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Discussion in 'Random Ramblings' started by shellz131, Sep 16, 2010.
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I have to say that while I might not say it quite like that, I do agree with it. I have done enough rescue, to relate.
I know I better duck and run after saying so, but I think when someone gets that burned out and angry, they should get out of rescue work. Rescue work is very very difficult and painful work and many people aren't going to be able to keep it up indefinitely. When they get to this point they should quit.
On the one hand she is saying don't be dishonest with us, on the other hand she is saying, I can't stand it when you're honest.
Too, she is completely disregarding the facts on the one hand, there are, in fact, nervous, difficult even aggressive dogs, and then on the other hand says many animals are hard to place because of problems they have, but these are all always caused because the owner is lazy.
Not everyone gets rid of animals because they are lazy. They may have lost their job, or their home. They may have had to move somewhere that doesn't allow pets or where they have no yard or can't afford the money for a zoning approved fence. They may be overwhelmed with problems they don't feel they can talk about, such as an elderly parent that's sick or a child with a disability.
Not everyone has a maid, or doesn't like dog fur. The description she gave is like most rants - one sided.
Rescue workers have to be careful what they say publicly. Rescue workers do not all have a sterling reputation. Rescue workers have been busted for animal neglect themselves, for taking in more animals than they can afford to feed. And rescue work is not so 'squeaky clean' in the public eye. Especially horse 'rescue' has some serious problems in some individuals - people getting horses donated and then selling them for example. Rescue workers do indeed have to be careful of the public impression they make. Rants might be better kept private, with an understanding and discrete friend.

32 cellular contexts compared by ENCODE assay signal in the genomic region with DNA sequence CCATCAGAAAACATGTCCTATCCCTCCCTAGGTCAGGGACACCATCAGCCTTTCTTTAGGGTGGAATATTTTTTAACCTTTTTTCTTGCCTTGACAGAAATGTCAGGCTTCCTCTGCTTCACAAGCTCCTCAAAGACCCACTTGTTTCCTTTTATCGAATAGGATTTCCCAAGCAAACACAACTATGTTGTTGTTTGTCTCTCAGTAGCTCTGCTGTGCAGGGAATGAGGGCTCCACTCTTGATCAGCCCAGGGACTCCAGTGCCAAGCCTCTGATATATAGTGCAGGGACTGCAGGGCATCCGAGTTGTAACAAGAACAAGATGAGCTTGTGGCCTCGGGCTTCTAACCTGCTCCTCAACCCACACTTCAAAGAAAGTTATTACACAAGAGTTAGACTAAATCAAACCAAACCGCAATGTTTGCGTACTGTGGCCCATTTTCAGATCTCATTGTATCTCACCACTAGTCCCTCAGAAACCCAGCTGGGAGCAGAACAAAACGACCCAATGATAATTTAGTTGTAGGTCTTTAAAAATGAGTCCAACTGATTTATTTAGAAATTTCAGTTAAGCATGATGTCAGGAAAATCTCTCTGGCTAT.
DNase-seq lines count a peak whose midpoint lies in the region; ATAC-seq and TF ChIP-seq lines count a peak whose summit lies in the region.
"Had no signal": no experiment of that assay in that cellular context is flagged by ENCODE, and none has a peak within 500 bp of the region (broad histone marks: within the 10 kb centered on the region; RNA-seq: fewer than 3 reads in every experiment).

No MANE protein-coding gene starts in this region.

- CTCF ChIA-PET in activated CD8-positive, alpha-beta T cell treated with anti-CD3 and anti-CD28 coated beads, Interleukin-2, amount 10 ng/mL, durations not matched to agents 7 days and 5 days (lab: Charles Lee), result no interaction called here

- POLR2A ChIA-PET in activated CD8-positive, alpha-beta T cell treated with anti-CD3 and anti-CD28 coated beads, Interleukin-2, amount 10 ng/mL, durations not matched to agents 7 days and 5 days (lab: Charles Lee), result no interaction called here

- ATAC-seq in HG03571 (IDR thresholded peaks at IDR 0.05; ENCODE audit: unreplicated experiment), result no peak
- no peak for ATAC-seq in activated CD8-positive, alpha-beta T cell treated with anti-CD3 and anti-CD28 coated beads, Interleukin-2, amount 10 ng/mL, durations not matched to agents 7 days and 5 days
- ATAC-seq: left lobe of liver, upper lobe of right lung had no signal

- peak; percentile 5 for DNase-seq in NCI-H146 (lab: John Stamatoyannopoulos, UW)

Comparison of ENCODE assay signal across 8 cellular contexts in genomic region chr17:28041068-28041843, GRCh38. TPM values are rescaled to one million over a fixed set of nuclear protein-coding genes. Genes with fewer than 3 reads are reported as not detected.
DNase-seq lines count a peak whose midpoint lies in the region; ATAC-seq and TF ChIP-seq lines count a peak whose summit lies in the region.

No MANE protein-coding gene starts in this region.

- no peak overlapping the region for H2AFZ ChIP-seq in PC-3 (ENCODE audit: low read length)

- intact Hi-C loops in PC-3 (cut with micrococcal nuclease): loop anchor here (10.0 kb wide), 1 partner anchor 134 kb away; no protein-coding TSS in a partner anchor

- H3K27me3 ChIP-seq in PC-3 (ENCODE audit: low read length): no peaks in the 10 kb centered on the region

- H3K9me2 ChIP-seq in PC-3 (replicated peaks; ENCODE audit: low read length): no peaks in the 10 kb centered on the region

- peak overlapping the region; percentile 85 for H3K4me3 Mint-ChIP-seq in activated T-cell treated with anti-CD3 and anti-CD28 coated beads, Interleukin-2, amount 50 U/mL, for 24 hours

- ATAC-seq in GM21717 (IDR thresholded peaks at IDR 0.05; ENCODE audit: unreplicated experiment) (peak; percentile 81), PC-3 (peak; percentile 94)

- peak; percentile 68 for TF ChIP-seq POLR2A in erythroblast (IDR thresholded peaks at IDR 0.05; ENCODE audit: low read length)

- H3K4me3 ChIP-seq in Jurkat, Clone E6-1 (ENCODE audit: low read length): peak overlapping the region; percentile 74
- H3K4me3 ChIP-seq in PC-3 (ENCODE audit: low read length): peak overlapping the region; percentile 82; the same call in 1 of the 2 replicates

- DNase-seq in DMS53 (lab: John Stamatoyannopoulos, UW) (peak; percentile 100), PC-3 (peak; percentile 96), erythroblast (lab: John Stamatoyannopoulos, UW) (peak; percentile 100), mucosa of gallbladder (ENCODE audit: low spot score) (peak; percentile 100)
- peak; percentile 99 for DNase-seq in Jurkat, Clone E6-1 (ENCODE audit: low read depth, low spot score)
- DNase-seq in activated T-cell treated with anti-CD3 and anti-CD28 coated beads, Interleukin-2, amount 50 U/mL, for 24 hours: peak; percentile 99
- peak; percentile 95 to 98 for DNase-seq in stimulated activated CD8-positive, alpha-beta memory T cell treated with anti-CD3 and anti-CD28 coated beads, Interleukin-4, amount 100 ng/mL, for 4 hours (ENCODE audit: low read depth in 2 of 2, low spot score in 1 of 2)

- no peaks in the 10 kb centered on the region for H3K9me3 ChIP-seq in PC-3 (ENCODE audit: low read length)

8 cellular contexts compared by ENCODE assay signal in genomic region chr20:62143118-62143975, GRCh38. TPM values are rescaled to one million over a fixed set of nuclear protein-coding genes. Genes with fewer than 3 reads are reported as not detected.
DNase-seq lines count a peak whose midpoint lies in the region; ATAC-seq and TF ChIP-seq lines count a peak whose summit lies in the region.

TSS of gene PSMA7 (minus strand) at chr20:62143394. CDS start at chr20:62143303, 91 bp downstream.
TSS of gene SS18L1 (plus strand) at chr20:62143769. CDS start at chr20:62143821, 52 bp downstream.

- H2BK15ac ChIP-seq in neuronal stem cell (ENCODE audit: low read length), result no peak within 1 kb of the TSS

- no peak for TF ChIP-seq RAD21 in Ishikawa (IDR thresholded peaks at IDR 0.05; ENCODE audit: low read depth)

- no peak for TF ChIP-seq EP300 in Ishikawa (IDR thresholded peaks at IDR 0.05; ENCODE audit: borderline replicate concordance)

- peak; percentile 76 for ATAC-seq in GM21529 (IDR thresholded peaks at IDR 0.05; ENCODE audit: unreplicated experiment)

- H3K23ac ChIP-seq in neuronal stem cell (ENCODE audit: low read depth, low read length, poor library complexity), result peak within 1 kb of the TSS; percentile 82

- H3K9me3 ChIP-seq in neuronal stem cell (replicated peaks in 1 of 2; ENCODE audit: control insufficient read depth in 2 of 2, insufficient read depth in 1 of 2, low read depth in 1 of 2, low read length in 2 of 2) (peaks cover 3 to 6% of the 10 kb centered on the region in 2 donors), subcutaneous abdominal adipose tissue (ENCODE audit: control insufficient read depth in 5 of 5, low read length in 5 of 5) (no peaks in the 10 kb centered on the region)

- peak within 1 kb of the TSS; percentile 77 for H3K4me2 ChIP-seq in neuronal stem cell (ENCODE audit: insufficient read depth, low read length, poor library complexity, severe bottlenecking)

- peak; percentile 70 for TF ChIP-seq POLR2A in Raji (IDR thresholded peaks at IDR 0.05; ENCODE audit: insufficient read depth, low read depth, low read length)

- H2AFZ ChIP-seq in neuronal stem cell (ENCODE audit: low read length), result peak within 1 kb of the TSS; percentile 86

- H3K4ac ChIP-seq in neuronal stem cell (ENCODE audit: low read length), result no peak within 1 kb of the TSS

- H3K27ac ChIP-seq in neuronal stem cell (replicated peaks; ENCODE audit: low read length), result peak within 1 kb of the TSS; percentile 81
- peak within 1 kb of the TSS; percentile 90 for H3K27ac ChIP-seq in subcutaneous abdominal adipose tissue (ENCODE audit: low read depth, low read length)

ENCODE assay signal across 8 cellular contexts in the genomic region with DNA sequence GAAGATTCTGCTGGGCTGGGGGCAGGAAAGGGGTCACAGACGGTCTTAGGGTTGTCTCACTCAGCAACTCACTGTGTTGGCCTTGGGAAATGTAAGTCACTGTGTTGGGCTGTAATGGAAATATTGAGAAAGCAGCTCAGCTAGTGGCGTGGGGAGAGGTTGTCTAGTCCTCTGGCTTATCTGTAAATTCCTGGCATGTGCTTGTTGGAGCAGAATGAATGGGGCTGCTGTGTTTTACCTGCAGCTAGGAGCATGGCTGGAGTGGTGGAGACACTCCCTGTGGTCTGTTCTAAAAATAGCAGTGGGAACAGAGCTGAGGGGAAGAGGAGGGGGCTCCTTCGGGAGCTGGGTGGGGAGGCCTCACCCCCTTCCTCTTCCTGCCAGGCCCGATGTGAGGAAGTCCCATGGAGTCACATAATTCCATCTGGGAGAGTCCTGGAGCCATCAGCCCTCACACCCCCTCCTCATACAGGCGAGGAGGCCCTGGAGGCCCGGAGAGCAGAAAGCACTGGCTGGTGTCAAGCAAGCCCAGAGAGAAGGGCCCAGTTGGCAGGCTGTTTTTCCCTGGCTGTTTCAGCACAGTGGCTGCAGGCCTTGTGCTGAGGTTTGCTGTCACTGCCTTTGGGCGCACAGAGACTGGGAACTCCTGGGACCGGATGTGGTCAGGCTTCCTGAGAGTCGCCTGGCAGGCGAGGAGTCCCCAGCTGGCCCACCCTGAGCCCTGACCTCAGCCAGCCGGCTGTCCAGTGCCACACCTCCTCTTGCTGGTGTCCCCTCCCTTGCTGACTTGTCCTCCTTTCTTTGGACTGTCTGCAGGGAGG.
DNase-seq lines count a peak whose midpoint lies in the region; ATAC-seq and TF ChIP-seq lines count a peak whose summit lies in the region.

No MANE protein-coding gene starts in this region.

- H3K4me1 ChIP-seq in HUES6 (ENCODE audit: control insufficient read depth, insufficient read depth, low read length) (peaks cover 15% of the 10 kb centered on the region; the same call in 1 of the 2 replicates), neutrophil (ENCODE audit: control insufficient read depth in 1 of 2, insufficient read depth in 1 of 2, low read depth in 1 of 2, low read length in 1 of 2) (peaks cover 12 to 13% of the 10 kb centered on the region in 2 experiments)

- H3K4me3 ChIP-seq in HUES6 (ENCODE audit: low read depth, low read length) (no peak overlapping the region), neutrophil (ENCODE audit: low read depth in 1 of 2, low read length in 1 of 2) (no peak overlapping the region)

Why do people get this angry? Because they start to only see one side of a situation.
And maybe that's the point where they need a break or to get out of rescue work. Yes, everyone needs to blow off steam once in a while, and a good old time rant can be the way to do it. But when this becomes ALL they feel, when they no longer see anything else but anger, time to get out. Because they can't do an effective job or make good decisions.
Yes, many people are selfish and many people act very ambivalent when they get rid of an animal or try very hard to be seen as a good person even though they have to give up an animal. What else is realistic to expect? Nothing.
There are some endeavors that are just very, very difficult - finding homes for animals no one wants any more, counseling juvenile delinquents, trying to get the mentally ill to stay with treatment, being an honest politician, getting people to take better care of themselves, getting funding for charity organizations....wait....actually, most jobs worth doing, those that fight societal problems, really are very difficult.
Once a person gets that burned out and angry, when it's more important to be angry than it is to get the job done, once they start getting angry at the people instead of focusing more on the problem at hand, they need a break, or a permanent change.
Yes, I have seen horrible things when working with a vet. A guy who had a dog for seven years and then decided he was 'tired of it' and had the vet put the dog to sleep, and made up a story to his seven year old daughter who loved the dog. A dog that had a puppy harness left on it til it was grown in with maggots. A dog beaten to death. Dogs that spend their life on a 2 foot chain with untreated diseases. Dogs that died of thirst, or of dog fighting a la Michael Vick. I think of most rescue workers as doing God's work on earth.
A thankless job that's hard, disappointing and unpaid - just like most of the jobs that really need doing in our society.
But when a rescue worker gets that angry, they need some time off or a permanent vacation from rescue work.
One needs that good feeling that one gets from doing the right thing, to stay paramount. That feeling that you get when someone says, 'You can't save them all', and you say, 'No, but I can save this one'. This one dog. This one cat. And that is what will make all the difference.